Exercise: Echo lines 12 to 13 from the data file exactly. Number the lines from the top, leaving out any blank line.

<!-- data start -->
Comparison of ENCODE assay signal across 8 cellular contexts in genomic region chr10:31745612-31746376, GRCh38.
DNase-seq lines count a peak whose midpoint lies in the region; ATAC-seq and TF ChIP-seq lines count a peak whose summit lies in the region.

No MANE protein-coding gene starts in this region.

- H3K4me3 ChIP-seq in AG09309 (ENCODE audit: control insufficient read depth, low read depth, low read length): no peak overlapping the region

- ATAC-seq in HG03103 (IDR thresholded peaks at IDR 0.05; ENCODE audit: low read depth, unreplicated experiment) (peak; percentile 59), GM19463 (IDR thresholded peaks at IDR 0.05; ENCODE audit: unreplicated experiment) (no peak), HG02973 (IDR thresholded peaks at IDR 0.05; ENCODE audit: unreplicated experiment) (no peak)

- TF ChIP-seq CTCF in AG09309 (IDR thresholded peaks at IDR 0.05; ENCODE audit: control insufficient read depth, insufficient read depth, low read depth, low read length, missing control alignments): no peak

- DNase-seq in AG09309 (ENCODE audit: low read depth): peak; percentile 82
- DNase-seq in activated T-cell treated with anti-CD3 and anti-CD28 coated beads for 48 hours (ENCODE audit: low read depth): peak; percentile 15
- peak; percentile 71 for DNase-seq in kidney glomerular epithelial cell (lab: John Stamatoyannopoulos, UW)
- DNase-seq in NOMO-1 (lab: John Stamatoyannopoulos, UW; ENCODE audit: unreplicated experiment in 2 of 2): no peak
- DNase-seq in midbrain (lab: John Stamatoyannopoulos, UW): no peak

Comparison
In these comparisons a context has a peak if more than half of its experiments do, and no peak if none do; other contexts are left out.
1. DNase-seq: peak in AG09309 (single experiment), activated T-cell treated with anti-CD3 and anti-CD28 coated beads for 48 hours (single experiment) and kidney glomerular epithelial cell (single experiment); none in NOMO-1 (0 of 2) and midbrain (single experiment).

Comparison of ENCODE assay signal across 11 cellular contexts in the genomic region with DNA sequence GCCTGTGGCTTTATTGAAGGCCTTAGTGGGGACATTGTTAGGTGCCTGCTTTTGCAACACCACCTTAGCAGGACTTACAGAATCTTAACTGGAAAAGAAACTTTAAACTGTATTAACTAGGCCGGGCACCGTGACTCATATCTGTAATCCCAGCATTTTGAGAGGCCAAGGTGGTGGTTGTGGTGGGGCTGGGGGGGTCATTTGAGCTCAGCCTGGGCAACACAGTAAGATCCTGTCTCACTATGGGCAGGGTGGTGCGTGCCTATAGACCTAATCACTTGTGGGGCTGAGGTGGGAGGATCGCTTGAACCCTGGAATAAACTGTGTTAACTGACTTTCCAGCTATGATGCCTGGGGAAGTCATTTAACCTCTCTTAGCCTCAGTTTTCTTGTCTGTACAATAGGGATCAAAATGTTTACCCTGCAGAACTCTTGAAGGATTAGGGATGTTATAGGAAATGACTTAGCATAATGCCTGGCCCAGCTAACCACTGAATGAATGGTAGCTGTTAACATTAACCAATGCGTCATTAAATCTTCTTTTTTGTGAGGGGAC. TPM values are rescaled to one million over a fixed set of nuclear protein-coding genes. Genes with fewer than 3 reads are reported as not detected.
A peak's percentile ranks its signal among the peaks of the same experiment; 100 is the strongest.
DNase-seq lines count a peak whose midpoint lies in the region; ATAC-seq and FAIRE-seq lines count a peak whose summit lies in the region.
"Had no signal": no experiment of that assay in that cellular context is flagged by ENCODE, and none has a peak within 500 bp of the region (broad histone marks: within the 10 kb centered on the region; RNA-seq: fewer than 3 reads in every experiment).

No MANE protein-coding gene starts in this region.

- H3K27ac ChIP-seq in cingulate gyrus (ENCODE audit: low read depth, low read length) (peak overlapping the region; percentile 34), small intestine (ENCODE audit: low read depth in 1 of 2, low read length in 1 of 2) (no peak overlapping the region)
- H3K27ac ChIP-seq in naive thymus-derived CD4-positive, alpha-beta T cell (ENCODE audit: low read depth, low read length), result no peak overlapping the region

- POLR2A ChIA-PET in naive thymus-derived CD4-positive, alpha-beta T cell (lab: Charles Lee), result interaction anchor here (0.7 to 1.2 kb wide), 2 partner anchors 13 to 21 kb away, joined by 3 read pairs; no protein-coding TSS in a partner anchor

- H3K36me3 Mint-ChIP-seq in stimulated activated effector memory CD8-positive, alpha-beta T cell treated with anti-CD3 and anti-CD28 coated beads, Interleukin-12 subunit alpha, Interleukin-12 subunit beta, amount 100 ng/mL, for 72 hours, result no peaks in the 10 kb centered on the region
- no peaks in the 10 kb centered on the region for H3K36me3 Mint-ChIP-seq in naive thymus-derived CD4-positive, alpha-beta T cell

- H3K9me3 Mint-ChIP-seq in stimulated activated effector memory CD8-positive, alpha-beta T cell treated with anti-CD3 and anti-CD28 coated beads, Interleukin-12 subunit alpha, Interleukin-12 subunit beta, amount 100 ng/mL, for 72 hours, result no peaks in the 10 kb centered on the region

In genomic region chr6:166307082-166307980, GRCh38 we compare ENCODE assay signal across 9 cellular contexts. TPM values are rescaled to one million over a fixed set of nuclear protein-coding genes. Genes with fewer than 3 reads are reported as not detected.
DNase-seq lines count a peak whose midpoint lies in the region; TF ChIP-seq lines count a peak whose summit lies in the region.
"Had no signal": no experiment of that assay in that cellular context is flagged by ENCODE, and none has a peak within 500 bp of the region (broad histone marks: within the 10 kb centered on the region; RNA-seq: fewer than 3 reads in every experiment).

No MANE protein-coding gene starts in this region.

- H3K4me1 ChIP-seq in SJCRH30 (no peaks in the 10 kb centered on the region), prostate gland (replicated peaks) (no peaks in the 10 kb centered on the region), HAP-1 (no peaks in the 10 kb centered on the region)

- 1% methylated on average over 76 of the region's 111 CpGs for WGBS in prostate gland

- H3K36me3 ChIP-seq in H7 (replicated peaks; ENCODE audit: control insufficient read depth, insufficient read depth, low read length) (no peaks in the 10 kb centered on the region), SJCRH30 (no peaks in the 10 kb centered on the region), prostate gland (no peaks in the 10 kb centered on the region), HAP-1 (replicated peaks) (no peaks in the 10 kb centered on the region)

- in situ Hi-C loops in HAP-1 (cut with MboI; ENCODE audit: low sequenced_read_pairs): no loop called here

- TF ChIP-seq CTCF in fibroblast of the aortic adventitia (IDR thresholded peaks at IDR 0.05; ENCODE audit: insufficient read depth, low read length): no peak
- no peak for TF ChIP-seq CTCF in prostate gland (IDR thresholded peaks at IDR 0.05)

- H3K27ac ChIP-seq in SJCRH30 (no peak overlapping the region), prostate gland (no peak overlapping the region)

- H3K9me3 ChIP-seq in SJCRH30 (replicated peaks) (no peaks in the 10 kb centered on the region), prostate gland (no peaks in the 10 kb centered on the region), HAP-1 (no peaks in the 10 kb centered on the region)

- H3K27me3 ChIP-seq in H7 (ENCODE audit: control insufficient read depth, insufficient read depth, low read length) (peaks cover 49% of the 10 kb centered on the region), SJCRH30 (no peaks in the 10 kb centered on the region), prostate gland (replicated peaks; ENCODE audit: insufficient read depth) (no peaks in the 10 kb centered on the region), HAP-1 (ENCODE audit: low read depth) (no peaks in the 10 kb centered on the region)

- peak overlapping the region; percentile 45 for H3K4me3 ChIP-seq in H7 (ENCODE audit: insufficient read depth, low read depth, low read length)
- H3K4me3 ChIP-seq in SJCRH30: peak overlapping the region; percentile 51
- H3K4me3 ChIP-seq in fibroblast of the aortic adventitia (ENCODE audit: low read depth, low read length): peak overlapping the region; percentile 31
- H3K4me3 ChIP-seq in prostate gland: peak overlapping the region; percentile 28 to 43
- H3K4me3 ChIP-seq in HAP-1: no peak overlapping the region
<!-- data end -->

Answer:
Comparison
In these comparisons a context has a peak if more than half of its experiments do, and no peak if none do; other contexts are left out.